High Court convicts Kenyan minister, heads of police and immigration over Miguna deportation
A Kenyan high court judge found the Interior Minister and the police chief guilty of contempt on Wednesday and told them to appear for sentencing because they failed to obey a court order to release a detained opposition politician.
Late on Wednesday evening, Kenyan authorities deported opposition politician Miguna Miguna on an Emirates flight, his lawyer Cliff Ombeta said, two days after police detained him on his return to the country.
This is the second time the vocal politician is being deported from his country.
This matter has reached a level where the judiciary is on trial while top government officials continue to cat walk on its orders
In February, Kenyan authorities deported Miguna, saying he had rescinded his citizenship but a court ruled he should be allowed back.
The Interior Ministry spokesman could not immediately be reached for comment.
The high court ruling, and the deportation in defiance of court orders, mark a significant escalation in a tussle between the judiciary and the government of President Uhuru Kenyatta, which opposition leaders and other critics say fails to respect the authority of the courts in political matters.
Miguna’s deportation could also strain a reconciliation between opposition leader Raila Odinga and Kenyatta, who won a second term in October at an election in which around 100 people were killed, most of them opposition supporters.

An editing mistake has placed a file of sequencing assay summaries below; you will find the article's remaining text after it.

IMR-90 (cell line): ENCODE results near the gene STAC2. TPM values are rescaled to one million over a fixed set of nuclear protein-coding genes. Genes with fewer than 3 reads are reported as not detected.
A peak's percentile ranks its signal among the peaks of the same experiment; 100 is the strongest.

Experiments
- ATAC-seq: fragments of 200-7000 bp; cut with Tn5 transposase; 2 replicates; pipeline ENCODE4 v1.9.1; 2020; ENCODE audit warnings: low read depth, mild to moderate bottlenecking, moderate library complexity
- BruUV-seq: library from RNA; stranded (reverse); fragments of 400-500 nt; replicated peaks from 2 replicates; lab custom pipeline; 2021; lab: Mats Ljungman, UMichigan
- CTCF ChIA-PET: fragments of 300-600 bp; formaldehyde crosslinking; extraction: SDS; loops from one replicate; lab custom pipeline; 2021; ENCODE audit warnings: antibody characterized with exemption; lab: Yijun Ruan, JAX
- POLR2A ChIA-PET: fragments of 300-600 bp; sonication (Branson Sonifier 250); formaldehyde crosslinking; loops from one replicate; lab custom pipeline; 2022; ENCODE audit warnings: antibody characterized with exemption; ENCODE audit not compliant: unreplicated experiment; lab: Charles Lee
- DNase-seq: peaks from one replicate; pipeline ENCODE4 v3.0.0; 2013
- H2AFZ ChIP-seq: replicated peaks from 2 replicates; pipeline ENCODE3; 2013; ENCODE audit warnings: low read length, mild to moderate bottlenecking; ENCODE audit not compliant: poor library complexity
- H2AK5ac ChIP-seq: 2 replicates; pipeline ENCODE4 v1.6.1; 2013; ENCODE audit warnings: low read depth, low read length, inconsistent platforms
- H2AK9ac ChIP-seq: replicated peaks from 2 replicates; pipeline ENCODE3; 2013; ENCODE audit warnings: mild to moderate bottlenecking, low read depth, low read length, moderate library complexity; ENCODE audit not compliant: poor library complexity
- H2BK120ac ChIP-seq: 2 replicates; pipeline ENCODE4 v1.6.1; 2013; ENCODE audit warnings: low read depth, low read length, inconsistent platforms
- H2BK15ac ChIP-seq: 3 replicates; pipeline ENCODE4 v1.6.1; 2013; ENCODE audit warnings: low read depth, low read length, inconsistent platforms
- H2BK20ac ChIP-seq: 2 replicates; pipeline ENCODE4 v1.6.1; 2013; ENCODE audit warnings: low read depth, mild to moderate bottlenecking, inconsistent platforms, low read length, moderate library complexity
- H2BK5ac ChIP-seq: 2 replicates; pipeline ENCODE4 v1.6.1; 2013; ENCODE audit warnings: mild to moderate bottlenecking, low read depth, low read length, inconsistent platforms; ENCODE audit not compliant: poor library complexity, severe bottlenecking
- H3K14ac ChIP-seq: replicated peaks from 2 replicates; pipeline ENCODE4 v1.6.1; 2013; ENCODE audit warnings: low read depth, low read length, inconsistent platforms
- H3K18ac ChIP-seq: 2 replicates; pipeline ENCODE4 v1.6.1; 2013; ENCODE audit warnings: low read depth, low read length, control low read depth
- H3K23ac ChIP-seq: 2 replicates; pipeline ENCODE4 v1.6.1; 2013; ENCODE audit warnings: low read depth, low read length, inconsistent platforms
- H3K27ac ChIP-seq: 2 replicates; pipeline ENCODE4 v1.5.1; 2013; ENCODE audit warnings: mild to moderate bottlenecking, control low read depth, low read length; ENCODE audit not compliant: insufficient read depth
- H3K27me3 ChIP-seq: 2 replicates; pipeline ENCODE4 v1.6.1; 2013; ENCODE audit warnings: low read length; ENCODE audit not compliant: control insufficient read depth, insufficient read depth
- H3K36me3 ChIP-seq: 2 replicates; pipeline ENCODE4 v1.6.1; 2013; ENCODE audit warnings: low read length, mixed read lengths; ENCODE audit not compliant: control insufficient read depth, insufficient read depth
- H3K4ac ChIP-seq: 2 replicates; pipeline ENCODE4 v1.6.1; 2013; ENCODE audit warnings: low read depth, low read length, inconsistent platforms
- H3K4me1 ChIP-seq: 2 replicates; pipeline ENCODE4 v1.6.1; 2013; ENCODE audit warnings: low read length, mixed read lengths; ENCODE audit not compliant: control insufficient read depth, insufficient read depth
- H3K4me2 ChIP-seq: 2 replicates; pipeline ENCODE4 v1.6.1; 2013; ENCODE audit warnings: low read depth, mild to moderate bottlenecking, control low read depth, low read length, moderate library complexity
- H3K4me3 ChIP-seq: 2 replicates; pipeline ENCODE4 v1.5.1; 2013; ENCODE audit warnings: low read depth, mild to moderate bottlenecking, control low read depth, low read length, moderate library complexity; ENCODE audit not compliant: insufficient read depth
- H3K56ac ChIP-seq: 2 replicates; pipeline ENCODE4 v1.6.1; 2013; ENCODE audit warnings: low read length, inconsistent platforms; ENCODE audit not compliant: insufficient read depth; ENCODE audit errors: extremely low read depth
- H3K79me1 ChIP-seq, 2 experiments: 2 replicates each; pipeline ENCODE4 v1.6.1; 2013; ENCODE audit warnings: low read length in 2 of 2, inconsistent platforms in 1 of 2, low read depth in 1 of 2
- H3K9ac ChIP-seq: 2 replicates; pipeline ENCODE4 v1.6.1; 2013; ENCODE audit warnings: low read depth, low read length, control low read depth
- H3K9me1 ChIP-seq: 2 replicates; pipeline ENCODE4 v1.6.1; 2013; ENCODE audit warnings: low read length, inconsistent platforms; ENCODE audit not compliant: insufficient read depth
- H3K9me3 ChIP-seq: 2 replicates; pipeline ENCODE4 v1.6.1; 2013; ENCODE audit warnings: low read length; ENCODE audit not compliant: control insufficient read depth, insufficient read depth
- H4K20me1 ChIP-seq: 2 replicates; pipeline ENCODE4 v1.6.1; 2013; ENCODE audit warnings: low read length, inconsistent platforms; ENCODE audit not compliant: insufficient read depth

Miguna’s lawyer said he had no further details of how Miguna was put on the flight, but private Citizen TV channel said he was escorted by security officers.
Local media quoted Miguna saying, he ‘dragged, assaulted and drugged’ before being forced to leave the Jomo Kenyatta International Airport (JKIA) in Nairobi for Dubai on Wednesday night.
The deportation is in defiance of at least two court orders for police to release Miguna so that he could present himself in court.
It could increase pressure in Nairobi’s High Court, following Judge George Odunga’s ruling against Interior Minister Fred Matiang’i, Inspector General of Police Joseph Boinnet and the head of immigration.
Odunga said he would sentence the officials on Thursday even if they did not appear in his courtroom, but it was unclear the impact that would have.
“This matter has reached a level where the judiciary is on trial while top government officials continue to cat walk on its orders,” Odunga said in court.
Interior ministry spokesman Mwenda Njoka declined to comment because the matter is in court.
There was no comment from the police on Wednesday. The interior ministry had denied that Miguna was being held illegally and said he had failed to follow arrival procedures when he landed in Kenya.
Kenyatta and Odinga announced on March 9 they would set aside years of acrimony and work together to unite Kenya, which is divided along political and ethnic lines.
The surprise announcement promised a fresh start for politics in Kenya, a country that is east Africa’s richest economy and a hub for diplomacy, trade and security.